Silk threads

Spring is here, and there so many distractions. For one thing, the garden needs to be prepared for the seeds and plants, and it is so nice to be out in the sun.

Even so, my Su embroidery project is progressing at a steady rate.  I spend between 2 and 4 hours on it most days, with the occasional day doing other things which need to be done.  I am enjoying it but as the weeks pass my perception could change.  I have already broken off to prepare another, much smaller project which I can take to an Embroiderers’ Guild meeting, and it is tempting me.  I once took a project of this size to a meeting and found it very difficult not to keep knocking the people to either side of me.

Today I will address thread problems, knot-problems, and not-problems.

When I unpacked the thread for my Su embroidery project and spread it out it looked beautiful, gleaming up at me. On Youtube I had found how to deal with a skein.  Quite simple, straighten it out, find the knot, and snip through all the threads.  Then hold the thread in the middle and braid before putting onto a rod.  Professional embroiderers simply drape or knot the threads unbraided over a rod which is beside them as they work, so they can select each thread as it is needed.

By the time I got to deciding how to deal with the thread, some of the skeins were a little tangled and the brown was very tangled.  So the brown was straightened out, and cut as described, and eventually braided.  I did not cut the others, as I was not too sure about the length of thread to work with.

Someone who embroiders for a living can probably work successfully with a much longer thread than most people.  The others were just twisted and put onto a card.  It was a mistake not to braid the brown threads, as this stops them getting more messy.

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The point I want to make here is that this is a problem, but not a disaster. It helps when working with any fine thread if your hands are not rough, to avoid snags.  However, filament silk is very strong, and a tangle like this can be remedied in a few minutes.  I simply took each thread in turn and pulled between my finger and thumb a few times and voila!

 

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These are the same threads.  If you closely you will be able to see how the thread splits naturally in two roughly equal parts.  There are still a few fuzzy bits, but these tend to straighten out as the thread passes through the fabric.

The other problem I  had with the thread was to do with the colours.  As I mentioned, the printing was paler than the threads.  This means that I have tended to use less of the darker colours colours when stitching the leaves and stalks.  Maybe I have used the threads correctly, but I won’t really know until I have stitched the flowers.  At the bottom left there were more leaves which were not green.  Cream and coral pink and brown  were needed.  The  yellow thread is too bright and the pinks are too rose-y. I considered using some of my other silk threads, maybe splitting them and untwisting – too much effort.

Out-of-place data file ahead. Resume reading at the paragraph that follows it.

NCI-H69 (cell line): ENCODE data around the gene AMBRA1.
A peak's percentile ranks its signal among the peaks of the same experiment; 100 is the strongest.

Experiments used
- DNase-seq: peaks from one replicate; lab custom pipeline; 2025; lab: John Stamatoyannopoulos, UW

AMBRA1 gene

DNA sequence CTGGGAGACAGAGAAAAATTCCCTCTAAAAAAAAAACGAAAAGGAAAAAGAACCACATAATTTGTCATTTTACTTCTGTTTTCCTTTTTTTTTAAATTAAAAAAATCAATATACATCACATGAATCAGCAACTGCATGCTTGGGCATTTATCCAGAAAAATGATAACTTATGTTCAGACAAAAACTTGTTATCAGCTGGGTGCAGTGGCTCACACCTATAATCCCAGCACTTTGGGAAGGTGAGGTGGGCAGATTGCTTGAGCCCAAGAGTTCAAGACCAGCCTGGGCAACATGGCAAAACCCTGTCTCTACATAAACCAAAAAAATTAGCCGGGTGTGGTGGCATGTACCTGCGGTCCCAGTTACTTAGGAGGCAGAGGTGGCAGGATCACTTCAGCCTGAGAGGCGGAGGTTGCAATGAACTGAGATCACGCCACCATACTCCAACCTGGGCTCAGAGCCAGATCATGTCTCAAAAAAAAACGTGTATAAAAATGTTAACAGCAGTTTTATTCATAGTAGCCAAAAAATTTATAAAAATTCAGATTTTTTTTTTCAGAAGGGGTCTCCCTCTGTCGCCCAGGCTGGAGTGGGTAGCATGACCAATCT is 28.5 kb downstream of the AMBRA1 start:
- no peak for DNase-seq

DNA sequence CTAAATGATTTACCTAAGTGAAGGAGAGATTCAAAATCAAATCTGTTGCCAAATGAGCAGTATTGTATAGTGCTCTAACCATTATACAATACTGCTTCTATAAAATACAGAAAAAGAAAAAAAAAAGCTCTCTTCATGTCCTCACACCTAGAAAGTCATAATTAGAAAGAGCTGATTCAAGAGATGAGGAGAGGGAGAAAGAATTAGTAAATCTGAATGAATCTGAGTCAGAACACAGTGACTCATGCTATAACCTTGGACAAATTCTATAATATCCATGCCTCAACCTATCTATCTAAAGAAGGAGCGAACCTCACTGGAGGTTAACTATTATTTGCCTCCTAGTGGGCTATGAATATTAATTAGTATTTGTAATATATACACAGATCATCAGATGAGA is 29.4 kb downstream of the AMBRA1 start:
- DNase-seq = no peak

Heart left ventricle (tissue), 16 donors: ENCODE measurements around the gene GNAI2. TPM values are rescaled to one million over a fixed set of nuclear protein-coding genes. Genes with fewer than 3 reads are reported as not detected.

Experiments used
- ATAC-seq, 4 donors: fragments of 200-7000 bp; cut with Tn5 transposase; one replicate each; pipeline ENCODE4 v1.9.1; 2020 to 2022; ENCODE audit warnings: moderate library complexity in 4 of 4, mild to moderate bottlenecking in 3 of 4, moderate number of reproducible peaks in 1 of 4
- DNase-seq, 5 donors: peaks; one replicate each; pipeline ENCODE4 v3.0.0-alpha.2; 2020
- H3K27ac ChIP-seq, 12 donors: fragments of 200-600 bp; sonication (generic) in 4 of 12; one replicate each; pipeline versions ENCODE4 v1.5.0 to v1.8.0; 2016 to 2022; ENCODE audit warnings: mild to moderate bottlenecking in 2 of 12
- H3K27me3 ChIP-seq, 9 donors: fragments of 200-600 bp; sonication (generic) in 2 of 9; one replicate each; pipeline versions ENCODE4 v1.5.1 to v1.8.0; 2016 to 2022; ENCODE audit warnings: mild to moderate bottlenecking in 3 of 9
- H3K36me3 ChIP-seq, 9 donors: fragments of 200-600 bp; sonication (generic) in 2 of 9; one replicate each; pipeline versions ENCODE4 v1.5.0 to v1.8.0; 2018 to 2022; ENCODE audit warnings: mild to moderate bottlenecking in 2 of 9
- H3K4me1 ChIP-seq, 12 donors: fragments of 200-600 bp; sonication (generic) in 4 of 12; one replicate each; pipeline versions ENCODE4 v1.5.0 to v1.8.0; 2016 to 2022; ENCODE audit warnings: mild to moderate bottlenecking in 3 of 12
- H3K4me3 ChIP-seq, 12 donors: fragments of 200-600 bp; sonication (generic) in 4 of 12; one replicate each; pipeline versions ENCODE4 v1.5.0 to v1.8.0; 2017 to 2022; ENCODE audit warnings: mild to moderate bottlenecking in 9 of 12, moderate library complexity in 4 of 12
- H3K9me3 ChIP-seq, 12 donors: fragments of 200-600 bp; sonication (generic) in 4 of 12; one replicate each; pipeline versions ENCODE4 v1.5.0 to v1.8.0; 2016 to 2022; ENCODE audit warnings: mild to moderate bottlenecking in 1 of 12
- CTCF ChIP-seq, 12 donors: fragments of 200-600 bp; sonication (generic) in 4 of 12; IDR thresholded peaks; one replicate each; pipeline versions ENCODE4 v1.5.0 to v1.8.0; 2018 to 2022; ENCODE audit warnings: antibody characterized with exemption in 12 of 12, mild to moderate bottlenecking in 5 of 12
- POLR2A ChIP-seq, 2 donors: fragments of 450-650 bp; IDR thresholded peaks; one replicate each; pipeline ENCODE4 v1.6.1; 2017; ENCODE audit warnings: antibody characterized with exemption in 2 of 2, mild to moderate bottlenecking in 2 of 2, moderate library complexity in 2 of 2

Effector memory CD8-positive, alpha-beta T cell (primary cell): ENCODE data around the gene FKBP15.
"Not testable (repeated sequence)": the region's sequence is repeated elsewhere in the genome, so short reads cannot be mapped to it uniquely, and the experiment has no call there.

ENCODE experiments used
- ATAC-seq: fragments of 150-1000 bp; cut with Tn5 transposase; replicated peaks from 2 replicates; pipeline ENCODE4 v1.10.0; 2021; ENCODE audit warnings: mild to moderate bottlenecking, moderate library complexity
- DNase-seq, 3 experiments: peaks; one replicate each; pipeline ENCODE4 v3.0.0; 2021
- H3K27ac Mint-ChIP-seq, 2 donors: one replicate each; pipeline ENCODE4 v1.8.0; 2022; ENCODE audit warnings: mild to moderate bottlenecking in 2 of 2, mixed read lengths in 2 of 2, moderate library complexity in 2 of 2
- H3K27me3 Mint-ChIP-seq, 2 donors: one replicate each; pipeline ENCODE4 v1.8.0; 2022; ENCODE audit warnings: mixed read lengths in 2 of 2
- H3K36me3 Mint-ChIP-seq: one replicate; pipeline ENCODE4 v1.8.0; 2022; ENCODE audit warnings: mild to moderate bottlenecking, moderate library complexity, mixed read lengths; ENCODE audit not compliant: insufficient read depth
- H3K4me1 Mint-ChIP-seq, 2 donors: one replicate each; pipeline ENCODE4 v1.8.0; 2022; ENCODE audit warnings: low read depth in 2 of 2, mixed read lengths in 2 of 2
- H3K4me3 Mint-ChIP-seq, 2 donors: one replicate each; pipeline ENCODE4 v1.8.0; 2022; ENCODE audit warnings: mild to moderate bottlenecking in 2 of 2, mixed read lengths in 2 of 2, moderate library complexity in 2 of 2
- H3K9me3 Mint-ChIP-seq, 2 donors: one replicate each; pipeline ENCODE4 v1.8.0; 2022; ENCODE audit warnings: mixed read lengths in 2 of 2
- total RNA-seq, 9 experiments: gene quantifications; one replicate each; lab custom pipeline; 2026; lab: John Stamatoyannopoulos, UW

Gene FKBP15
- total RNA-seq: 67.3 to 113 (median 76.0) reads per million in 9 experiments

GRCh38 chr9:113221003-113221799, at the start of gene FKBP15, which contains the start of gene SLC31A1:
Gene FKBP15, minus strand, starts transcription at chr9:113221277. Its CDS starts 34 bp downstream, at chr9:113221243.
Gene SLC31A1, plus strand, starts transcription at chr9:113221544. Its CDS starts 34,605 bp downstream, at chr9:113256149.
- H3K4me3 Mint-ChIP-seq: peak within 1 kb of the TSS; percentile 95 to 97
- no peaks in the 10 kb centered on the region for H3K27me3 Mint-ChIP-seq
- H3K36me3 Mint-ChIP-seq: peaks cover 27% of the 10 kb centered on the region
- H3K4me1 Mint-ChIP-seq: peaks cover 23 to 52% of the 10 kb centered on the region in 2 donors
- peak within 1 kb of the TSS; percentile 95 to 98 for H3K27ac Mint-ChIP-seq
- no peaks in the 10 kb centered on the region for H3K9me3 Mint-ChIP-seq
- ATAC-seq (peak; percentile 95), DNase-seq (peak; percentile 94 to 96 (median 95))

Eventually I came up with the idea of colouring some of the silk with silk paint.  I tried a length of the first and third shades of pink, using yellow paint in an egg-cup, with a little water added.  It takes a little practice, to drain the thread without squeezing the colour out, before drying it.  Two immersions worked well.  The colour was a little uneven, but it really did not matter in this instance.  The dried threads then had to be ironed to set the colour before they could be used.

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In case you are wondering I am working with a thread length of about 16″ (40cm), which is not so different to the length of a cut skein.  The demos on YouTube show the thread knotted onto the needle, leaving a small tail.  In the demos the stitches are quite long, so the end of the thread is reached before the knot comes undone.  Not so with mine, as my stitches are quite small in some areas.  Also there are a few occasions when I want to undo a stitch or two because the angle is all wrong.  That doesn’t happen in the demos!

As it comes off the skein, the separated thread has a slight twist, which straightens out as the thread passes through the fabric.  I keep giving it a little twist back, as this helps the individual fibres to stay together.

I have found it interesting to use a thread which I had not previously tried, and to learn how best to handle it.  Another thing I found as I used thread straight from an uncut skein, is that it becomes difficult not to tangle the skein.  To avoid this I wound all the threads except the brown onto the middles of used toilet rolls. Two colours fit on one cylinder. They have so many uses!

This has proved successful, as I don’t need to touch the wound thread.  I just pick up the card cylinder, hold the loose end, and unwind a length before snipping it off.

Next time I will discuss various aspects of this project with the benefit of hindsight

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April 15, 2016. Tags: , , . Chinese embroidery, Embroidery, Filament silk, Su embroidery, Thread.

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